Poetry Friday: Ellen Bass’s “The Thing Is”

This poem by Ellen Bass was exactly what I needed to read this week. Maybe it will strike a chord with you, also.

The Thing Is

to love life, to love it even
when you have no stomach for it
and everything you’ve held dear
crumbles like burnt paper in your hands,
your throat filled with the silt of it.
When grief sits with you, its tropical heat
thickening the air, heavy as water
more fit for gills than lungs;
when grief weights you down like your own flesh
only more of it, and obesity of grief,
you think, How can a body withstand this?

Read the rest of the poem here.

Please be sure to visit Mary Lee at A(nother) Year of Reading for the Poetry Friday Roundup.

14 thoughts on “Poetry Friday: Ellen Bass’s “The Thing Is”

  1. “The obesity of grief” is such a heavy line. When we carry grief, it’s so difficult to love life. Her ending lines are the thing to see…hope…”I will love you again.” Thanks for sharing.

    Liked by 1 person

  2. Catherine, i hope whatever has weighed you down will subside some, and soon. I know this poem well. It was on the cover of a card that was with my Pen Woman colleague, Yolanda Tooley’s photograph on it. Unfortunately Yolanda has passed, and I don’t think these are still available. I do have a poster of it, not too large, which I would send you if you would want it. I will see if I can send a photo via email. The photo is black and white of a really intriguing and stark tree with out leaf, twisted, maybe from the desert. Grief has that soul-crushing weight to it. But life, well, it is worth living. Though I understand how hard depression must be.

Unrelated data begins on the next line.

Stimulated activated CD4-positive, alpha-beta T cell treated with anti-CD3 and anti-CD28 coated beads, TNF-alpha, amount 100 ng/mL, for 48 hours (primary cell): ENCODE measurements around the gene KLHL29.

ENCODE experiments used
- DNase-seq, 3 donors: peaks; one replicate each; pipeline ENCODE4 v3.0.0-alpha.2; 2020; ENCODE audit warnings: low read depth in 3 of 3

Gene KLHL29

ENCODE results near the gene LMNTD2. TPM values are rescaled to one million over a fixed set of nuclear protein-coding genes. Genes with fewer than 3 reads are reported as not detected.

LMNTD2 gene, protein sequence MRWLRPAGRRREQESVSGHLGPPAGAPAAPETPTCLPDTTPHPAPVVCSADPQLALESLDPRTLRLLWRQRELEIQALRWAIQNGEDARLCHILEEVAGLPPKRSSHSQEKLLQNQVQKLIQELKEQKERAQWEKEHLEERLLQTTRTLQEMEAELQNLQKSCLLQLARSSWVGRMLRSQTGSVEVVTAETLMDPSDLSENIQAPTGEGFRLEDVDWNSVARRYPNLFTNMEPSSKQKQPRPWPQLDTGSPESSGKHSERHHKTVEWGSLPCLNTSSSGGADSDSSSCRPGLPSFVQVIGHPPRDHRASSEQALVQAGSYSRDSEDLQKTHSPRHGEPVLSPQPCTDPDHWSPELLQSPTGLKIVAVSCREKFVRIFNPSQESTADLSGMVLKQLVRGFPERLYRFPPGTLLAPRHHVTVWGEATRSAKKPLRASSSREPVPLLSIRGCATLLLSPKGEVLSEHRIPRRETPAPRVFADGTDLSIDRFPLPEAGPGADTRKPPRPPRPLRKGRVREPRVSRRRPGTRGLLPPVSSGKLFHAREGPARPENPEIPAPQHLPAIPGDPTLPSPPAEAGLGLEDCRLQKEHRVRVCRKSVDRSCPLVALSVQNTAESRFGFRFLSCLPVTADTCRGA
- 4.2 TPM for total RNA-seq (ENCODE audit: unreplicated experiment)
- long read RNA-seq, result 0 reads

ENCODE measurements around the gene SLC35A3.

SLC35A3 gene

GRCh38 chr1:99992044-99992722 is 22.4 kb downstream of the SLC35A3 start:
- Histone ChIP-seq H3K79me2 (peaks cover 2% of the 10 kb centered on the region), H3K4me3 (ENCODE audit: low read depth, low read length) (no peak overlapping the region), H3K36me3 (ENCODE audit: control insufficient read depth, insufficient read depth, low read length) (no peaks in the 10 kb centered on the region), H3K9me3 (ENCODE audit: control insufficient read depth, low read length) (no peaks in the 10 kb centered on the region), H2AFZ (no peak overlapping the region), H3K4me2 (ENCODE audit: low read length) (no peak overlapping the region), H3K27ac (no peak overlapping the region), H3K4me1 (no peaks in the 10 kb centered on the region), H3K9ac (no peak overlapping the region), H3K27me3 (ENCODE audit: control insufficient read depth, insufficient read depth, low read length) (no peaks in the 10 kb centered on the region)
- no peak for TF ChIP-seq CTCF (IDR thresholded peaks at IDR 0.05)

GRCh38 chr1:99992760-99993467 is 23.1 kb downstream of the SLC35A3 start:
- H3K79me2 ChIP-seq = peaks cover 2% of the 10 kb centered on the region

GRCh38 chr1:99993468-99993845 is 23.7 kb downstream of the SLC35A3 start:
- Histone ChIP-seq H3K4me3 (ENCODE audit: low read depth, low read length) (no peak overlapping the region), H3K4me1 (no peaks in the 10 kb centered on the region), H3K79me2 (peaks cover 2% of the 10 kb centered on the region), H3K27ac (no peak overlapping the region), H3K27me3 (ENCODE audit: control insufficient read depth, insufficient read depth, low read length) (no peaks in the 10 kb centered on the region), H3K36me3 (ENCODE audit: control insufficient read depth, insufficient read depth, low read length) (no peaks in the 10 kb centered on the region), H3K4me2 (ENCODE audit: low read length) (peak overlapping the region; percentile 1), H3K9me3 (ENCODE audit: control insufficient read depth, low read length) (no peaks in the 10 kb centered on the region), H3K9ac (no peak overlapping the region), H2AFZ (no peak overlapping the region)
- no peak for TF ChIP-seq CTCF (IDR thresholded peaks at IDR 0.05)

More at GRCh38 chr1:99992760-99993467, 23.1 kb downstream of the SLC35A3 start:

Liked by 1 person

  3. Mary Lee says the pairing is with Heidi, but then I say Mary Lee’s, too. We have to find ourselves outside all the other stuff & find the good. Best wishes for you to do that, Catherine, when you feel ready.

    Liked by 1 person

  4. an obesity of grief…what an image. I feel it but not for anything specifically–which is weird. I miss pre-pandemic life but hate to whine about it. I’m alive, I’m healthy and grateful for that.

    Liked by 1 person

  5. I first read that poem a dozen years ago and it made a big impression on me — never forgot it. Thanks for sharing it, Catherine. Here’s another Ellen Bass poem about finding the good in the difficult that you might like:
    from RELAX by Ellen Bass
    …There’s a Buddhist story of a woman chased by a tiger.
    When she comes to a cliff, she sees a sturdy vine
    and climbs half way down. But there’s also a tiger below.
    And two mice — one white, one black — scurry out
    and begin to gnaw at the vine. At this point
    she notices a wild strawberry growing from a crevice.
    She looks up, down, at the mice.
    Then she eats the strawberry.
    So here’s the view, the breeze, the pulse
    in your throat. Your wallet will be stolen, you’ll get fat,
    slip on the bathroom tiles of a foreign hotel
    and crack your hip. You’ll be lonely.
    Oh taste how sweet and tart
    the red juice is, how the tiny seeds
    crunch between your teeth.

    Liked by 1 person

  6. “a plain face,
    no charming smile, no violet eyes”
    and sometimes yet uglier than that, even–
    a strained face,
    no smile at all, all violent eyes.

    Like

  7. Such a perfect description of grief, and choosing to love life again. Ruth, thereisnosuchthingasagodforsakentown.blogspot.com

    Like

  8. Oh, this. Thank you, Catherine. I love this one. And “How can a body withstand this?” Yet somehow, we all almost always do. We almost always do. A wonderful podcast I just listened to from HOW TO LIVE A HAPPY LIFE Ep. 6 ” How to Live When You’re in Pain.” I highly recommend this. Much love. xo

    Liked by 1 person

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